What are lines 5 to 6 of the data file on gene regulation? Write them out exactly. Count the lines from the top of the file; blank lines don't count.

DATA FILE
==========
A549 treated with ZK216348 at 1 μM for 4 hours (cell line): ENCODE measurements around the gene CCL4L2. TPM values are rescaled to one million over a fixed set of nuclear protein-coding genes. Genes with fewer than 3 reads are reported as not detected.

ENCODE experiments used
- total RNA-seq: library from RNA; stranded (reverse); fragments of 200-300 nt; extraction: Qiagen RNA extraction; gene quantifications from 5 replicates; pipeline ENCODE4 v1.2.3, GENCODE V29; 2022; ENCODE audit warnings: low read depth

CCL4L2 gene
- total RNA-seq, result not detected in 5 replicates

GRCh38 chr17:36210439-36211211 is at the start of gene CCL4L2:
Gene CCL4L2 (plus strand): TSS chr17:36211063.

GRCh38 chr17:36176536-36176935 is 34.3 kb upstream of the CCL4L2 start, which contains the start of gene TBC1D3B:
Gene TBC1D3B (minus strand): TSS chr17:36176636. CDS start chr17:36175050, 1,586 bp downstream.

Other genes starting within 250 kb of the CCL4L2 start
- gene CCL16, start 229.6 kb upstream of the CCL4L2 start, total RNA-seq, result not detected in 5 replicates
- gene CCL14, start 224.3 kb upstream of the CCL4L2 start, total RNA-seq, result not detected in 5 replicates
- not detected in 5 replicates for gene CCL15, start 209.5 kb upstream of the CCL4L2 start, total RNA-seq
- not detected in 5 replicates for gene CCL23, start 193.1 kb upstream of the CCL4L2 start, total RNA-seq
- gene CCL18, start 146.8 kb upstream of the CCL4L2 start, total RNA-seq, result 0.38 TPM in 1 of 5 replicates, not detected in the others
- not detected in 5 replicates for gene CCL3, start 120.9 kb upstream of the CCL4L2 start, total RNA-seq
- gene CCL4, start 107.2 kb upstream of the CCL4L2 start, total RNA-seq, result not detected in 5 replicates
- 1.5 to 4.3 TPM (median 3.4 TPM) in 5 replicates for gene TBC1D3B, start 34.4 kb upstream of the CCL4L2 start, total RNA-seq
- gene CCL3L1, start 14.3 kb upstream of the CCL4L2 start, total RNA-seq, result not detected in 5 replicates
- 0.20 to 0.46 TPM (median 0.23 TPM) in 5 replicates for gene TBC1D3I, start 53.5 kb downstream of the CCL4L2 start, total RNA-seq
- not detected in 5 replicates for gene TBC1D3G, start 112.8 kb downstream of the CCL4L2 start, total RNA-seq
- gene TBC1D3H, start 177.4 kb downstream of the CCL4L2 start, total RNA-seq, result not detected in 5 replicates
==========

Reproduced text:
- total RNA-seq, result not detected in 5 replicates

GRCh38 chr17:36210439-36211211 is at the start of gene CCL4L2: